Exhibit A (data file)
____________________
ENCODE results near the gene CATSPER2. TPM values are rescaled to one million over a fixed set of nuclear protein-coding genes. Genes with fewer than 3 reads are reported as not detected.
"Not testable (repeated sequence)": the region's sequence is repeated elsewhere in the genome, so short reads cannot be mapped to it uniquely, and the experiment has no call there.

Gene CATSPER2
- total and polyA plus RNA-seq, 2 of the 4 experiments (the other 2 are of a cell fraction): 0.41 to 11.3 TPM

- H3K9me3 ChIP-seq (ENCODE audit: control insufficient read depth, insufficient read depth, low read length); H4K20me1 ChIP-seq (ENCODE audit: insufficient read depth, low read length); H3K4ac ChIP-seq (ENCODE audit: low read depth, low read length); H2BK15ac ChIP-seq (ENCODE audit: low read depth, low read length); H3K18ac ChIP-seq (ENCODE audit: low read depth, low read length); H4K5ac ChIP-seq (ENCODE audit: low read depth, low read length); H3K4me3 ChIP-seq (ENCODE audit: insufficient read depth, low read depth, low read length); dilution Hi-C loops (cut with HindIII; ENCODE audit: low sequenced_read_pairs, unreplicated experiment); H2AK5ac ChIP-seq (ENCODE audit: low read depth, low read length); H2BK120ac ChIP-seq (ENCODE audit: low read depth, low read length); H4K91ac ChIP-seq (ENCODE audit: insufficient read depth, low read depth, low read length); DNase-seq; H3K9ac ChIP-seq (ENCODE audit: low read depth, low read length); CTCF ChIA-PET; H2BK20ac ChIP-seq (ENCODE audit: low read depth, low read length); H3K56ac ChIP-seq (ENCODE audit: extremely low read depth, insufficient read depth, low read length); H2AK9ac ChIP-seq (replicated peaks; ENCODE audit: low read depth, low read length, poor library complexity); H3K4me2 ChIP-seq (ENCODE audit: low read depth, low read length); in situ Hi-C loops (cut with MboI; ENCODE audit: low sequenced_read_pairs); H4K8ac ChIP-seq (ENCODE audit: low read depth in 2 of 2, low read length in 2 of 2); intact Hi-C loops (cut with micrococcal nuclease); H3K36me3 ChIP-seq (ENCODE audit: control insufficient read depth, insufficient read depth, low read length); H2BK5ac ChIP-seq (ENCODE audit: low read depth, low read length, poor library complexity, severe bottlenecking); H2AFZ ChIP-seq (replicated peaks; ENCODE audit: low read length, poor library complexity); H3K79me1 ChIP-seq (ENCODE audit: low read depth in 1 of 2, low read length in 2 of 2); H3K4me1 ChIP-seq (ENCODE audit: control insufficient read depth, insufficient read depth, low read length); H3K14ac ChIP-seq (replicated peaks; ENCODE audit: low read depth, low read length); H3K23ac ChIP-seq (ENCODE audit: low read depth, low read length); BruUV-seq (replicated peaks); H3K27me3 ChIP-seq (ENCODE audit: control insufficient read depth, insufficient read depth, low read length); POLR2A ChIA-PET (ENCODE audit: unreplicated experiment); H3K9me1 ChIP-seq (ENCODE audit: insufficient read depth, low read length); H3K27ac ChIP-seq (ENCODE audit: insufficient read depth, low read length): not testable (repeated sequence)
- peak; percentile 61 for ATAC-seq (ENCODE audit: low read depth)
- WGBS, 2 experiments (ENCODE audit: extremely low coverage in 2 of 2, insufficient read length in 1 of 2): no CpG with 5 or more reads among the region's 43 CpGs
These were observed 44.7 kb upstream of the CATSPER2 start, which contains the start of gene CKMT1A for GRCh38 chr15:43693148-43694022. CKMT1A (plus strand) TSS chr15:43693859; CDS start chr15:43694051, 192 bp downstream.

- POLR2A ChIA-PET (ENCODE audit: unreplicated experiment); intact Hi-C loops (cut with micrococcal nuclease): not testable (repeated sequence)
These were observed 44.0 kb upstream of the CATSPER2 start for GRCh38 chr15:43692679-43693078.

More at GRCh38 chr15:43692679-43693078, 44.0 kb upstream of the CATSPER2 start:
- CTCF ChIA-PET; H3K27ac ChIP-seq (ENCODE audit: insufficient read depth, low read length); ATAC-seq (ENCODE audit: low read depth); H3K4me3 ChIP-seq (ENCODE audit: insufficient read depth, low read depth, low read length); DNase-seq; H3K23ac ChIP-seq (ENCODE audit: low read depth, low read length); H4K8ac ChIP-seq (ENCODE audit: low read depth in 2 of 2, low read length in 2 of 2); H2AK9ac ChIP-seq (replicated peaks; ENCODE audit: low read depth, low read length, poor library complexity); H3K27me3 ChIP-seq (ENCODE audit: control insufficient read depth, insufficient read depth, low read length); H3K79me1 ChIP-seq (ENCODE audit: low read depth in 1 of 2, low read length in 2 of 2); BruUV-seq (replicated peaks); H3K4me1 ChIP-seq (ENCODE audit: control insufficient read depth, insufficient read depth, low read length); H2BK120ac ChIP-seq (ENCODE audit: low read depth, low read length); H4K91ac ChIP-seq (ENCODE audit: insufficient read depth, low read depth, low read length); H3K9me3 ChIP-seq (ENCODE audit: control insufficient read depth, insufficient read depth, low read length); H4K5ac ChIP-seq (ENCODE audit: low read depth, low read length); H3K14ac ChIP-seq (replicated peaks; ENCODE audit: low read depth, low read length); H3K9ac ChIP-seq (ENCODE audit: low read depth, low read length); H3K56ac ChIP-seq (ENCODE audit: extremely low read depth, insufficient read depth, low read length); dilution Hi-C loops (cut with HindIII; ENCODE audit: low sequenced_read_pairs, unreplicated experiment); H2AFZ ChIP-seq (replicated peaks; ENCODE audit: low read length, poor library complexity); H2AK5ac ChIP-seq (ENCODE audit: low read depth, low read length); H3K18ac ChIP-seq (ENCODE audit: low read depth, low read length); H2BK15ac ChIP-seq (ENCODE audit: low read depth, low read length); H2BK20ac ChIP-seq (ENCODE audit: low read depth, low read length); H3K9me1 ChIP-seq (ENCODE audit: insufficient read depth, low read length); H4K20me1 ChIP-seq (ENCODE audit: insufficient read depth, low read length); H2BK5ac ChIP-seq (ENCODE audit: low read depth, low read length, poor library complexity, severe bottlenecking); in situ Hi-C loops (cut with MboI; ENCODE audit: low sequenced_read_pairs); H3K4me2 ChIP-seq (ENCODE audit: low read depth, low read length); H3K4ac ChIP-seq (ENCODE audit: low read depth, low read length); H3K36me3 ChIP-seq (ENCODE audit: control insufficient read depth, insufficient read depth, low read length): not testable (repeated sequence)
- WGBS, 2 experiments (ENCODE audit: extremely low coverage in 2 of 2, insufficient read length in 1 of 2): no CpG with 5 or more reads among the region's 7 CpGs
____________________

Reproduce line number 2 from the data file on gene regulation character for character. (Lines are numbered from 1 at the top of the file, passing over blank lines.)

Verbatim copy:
"Not testable (repeated sequence)": the region's sequence is repeated elsewhere in the genome, so short reads cannot be mapped to it uniquely, and the experiment has no call there.